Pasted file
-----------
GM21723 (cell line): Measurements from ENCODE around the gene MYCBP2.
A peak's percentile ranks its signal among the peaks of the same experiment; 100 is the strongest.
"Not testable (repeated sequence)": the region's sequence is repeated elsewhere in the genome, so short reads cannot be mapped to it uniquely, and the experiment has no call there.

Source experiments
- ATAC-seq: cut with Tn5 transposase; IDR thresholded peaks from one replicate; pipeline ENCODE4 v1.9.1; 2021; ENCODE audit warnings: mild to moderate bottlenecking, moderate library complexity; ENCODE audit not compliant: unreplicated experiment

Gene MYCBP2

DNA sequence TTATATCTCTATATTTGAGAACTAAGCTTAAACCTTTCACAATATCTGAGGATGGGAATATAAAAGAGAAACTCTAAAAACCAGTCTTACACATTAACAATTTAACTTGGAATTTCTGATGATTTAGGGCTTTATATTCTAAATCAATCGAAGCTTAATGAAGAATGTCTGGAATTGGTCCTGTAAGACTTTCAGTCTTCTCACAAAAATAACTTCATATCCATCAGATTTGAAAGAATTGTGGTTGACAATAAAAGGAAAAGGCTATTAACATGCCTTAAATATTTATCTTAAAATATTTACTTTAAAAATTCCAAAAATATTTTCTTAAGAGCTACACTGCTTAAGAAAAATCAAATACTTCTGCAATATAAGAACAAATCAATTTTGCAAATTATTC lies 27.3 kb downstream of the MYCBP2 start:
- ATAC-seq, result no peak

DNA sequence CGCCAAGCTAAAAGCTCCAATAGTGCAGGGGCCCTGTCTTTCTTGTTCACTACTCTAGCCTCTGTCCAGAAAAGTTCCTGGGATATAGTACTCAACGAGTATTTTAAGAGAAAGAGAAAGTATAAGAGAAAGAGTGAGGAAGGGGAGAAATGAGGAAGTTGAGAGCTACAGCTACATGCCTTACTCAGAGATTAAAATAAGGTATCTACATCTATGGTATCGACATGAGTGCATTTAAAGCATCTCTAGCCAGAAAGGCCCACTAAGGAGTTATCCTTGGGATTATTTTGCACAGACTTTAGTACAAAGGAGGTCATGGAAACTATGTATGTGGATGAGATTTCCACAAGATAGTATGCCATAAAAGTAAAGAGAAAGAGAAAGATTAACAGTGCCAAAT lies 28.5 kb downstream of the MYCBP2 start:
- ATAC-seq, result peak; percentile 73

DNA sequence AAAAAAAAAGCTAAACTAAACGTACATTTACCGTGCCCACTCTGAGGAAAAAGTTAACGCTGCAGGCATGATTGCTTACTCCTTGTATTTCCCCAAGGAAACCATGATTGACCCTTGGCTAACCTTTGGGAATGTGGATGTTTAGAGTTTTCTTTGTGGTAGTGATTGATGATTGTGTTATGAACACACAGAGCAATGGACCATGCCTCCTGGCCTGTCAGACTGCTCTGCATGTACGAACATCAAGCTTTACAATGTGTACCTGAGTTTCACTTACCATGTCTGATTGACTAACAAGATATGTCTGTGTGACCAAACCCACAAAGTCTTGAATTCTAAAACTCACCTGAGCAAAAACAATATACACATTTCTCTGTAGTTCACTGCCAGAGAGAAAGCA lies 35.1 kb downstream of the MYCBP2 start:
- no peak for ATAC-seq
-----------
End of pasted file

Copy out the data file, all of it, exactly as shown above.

GM21723 (cell line): Measurements from ENCODE around the gene MYCBP2.
A peak's percentile ranks its signal among the peaks of the same experiment; 100 is the strongest.
"Not testable (repeated sequence)": the region's sequence is repeated elsewhere in the genome, so short reads cannot be mapped to it uniquely, and the experiment has no call there.

Source experiments
- ATAC-seq: cut with Tn5 transposase; IDR thresholded peaks from one replicate; pipeline ENCODE4 v1.9.1; 2021; ENCODE audit warnings: mild to moderate bottlenecking, moderate library complexity; ENCODE audit not compliant: unreplicated experiment

Gene MYCBP2

DNA sequence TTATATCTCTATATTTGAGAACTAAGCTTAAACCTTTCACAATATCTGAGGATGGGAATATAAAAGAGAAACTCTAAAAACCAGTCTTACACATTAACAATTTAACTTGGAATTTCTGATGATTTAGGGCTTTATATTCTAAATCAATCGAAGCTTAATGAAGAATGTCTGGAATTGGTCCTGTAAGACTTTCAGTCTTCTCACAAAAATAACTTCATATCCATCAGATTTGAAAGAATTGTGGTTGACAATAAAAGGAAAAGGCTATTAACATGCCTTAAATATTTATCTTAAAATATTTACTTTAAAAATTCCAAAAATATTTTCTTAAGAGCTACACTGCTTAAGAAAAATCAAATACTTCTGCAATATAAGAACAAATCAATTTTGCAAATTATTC lies 27.3 kb downstream of the MYCBP2 start:
- ATAC-seq, result no peak

DNA sequence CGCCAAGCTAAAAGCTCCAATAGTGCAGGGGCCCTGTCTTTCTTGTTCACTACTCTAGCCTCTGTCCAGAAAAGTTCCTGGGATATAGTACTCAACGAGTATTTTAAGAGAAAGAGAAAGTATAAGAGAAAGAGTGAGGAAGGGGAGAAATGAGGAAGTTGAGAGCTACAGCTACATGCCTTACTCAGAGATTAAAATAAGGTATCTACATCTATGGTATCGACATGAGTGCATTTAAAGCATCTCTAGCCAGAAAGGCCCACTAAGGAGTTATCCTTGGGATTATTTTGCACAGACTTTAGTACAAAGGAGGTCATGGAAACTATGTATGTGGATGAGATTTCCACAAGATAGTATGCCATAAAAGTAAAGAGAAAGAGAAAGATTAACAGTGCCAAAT lies 28.5 kb downstream of the MYCBP2 start:
- ATAC-seq, result peak; percentile 73

DNA sequence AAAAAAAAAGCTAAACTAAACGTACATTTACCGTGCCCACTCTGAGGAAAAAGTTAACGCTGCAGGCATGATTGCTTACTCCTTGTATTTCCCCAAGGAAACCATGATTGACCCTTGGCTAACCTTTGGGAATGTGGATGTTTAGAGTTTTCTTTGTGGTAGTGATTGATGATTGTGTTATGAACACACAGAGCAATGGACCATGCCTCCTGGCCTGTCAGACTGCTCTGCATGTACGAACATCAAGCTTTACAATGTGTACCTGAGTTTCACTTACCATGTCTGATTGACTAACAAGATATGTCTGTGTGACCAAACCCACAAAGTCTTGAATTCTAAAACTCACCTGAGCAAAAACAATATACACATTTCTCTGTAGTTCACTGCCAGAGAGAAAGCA lies 35.1 kb downstream of the MYCBP2 start:
- no peak for ATAC-seq